Bakery chain BreadTalk has come under fire from a China TV programme over claims its Shenzhen outlet has not changed its doughnut frying oil for years.
The outlet, a franchise, was also accused of replacing expiry date labels when various ingredients expired. The uproar came just days after the firm here was found to have sold Yeo's brand soya milk repackaged as "fresh" soya milk.
BreadTalk founder George Quek, 58, has denied the shocking findings of the secretly shot video by an undercover reporter of the Shenzhen TV programme. On Aug 13, government officials inspected the outlet and said practices there complied with regulations.
Still, the incident has taken a heavy toll on BreadTalk, Mr Quek told The Straits Times yesterday.
"Our share prices dropped. Business has also been affected in some of our outlets," Mr Quek said in Mandarin. "The health authorities in certain cities also conducted checks at our outlets.
"BreadTalk is a popular brand. I often visit Shenzhen and Guangzhou, and friends would tell me BreadTalk is great," added Mr Quek who set up the first BreadTalk shop in China in 2003.
Our share prices dropped. Business has also been affected in some of our outlets.
BREADTALK FOUNDER GEORGE QUEK, on the damage the report has caused
The firm has 405 BreadTalk outlets across China, of which 80 per cent are franchised. The mainboard-listed BreadTalk Group reported a 10 per cent rise in second-quarter net profit to $2.9 million.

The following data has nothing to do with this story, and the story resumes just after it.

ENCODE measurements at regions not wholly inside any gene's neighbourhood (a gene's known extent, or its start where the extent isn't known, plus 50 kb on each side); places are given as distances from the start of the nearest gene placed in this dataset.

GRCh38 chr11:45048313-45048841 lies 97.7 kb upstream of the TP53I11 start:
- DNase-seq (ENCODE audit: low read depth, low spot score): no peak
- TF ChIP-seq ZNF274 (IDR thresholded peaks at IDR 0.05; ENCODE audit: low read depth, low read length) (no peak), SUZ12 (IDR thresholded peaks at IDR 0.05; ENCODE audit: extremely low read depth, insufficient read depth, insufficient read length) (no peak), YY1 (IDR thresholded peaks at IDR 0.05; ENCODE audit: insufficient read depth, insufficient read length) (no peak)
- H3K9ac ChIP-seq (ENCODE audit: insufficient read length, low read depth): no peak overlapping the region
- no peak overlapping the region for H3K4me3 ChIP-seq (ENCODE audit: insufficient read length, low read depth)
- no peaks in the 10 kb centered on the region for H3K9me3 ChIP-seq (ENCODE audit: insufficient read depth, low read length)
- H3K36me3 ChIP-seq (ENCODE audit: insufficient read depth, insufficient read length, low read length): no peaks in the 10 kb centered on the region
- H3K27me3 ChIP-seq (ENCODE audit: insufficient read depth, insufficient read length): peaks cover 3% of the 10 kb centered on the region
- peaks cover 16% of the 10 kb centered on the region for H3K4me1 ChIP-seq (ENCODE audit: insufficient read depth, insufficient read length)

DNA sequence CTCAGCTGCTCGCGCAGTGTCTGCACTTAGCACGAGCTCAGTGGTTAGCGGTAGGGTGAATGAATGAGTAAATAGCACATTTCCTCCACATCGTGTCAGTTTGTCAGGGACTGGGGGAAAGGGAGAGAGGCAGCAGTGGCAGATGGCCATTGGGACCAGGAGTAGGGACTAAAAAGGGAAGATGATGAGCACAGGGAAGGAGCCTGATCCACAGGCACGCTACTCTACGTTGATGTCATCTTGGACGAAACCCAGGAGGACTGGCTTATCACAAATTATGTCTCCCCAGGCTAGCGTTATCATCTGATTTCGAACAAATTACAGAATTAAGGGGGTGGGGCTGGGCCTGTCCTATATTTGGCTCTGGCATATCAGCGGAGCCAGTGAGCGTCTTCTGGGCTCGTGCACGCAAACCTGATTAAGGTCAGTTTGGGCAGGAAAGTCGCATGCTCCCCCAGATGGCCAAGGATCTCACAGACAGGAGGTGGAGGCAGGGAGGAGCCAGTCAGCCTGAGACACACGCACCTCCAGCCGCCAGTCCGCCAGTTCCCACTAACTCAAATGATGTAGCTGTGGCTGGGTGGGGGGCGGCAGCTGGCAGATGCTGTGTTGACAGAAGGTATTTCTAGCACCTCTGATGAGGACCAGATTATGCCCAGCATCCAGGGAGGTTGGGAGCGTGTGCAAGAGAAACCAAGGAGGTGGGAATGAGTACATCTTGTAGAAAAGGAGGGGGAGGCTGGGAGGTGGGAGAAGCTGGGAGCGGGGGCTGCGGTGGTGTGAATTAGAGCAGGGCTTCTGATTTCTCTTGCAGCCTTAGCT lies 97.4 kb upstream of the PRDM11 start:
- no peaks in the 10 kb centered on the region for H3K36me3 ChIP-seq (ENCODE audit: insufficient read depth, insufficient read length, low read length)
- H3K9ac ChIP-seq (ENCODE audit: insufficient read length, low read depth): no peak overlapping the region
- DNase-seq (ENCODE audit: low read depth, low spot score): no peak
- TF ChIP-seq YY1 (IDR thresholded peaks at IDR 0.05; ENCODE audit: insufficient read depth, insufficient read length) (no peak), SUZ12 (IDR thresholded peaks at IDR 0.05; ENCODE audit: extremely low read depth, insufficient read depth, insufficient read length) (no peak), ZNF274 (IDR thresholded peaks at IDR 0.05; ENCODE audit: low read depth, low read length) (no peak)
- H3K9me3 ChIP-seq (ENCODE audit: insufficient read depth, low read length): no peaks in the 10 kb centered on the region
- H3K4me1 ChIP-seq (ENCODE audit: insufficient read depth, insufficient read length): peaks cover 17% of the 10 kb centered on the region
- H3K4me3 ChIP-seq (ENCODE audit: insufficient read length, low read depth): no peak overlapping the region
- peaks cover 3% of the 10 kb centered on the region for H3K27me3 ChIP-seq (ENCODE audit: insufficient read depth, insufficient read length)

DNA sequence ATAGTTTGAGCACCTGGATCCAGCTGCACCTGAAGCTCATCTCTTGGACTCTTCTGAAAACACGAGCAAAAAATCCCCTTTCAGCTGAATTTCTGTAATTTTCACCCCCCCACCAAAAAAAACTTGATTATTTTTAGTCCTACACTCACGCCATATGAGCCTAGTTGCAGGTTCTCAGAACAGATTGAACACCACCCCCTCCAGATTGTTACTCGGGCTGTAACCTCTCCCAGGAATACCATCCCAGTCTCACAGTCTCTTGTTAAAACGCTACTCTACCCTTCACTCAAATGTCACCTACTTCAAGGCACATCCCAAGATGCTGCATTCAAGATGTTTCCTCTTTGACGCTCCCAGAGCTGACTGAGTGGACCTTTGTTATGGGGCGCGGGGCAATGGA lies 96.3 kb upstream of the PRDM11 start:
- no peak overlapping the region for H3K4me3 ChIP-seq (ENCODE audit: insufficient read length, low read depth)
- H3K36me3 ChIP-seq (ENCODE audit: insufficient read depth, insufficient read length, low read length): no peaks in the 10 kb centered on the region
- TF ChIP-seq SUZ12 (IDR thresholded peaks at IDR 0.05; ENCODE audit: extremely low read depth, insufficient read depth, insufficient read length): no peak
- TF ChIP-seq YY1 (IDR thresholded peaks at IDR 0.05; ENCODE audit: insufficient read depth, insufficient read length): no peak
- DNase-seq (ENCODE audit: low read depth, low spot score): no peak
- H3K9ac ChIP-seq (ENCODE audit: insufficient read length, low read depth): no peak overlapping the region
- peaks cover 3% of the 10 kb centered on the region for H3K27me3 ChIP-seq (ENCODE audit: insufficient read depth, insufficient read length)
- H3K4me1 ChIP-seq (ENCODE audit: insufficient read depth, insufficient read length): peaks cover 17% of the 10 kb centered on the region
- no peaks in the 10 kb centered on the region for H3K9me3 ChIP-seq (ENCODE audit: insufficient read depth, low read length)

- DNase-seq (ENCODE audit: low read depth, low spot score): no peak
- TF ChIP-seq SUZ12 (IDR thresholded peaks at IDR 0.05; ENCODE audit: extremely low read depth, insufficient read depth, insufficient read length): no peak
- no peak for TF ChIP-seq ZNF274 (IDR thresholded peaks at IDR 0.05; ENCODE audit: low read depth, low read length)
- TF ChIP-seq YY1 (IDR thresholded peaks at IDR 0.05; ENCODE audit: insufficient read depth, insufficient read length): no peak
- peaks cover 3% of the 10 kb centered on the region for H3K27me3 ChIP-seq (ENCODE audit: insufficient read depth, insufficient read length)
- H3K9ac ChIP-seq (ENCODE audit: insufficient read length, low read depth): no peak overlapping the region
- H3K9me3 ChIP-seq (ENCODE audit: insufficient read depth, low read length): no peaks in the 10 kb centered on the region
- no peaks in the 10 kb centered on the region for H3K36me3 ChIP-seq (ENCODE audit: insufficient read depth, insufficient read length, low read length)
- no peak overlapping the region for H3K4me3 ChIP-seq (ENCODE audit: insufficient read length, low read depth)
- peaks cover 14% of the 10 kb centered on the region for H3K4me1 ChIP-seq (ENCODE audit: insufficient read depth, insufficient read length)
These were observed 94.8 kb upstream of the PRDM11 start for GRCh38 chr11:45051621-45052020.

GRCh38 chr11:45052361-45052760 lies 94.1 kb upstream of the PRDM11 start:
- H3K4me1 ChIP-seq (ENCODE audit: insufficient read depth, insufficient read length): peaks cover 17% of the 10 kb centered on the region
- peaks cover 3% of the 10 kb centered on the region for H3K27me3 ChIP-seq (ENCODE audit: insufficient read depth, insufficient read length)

The TV programme, which aired on Aug 12, showed an undercover reporter working in a BreadTalk franchised outlet in Shenzhen Coastal City. The reporter had installed a hidden camera in the store and recorded an employee saying: "The oil is used repeatedly and we will add new oil into the tank if it's not enough."
It also showed employees having different answers when asked if the ice cubes were made from tap water or filtered water. Denying the allegations, Mr Quek claimed that the tap water went through two filter systems, before it was used to make ice cubes.
Branding the allegations "evil", Mr Quek said the undercover reporter was out to mislead people. "I feel wronged," he told The Straits Times. The oil used for frying the doughnuts, the only deep-fried product in the shop, needs to be changed every three days, but the outlet staff would normally change it after one or two days.
The changing of oil would be recorded in a log book and signed by a staff member after inspecting it. Mr Quek said the undercover reporter was one of the staff members who signed the log book.
He said the undercover journalist worked in the outlet for 10 days. After the programme was aired, BreadTalk tried to contact the journalist but he was initially unreachable. Three days later, the reporter gave BreadTalk a chance to clarify the matter. BreadTalk took it in good faith and spent some time explaining the operations. But the edited programme again turned out to be misleading.
Asked if he would pursue legal action, Mr Quek said he has no such intention. "I do not want to provoke them. I am worried what they are capable of doing. We are a foreign brand to them. We have worked so hard to build our brand. I don't think I personally have an enemy, but I don't know if there is any jealousy among others."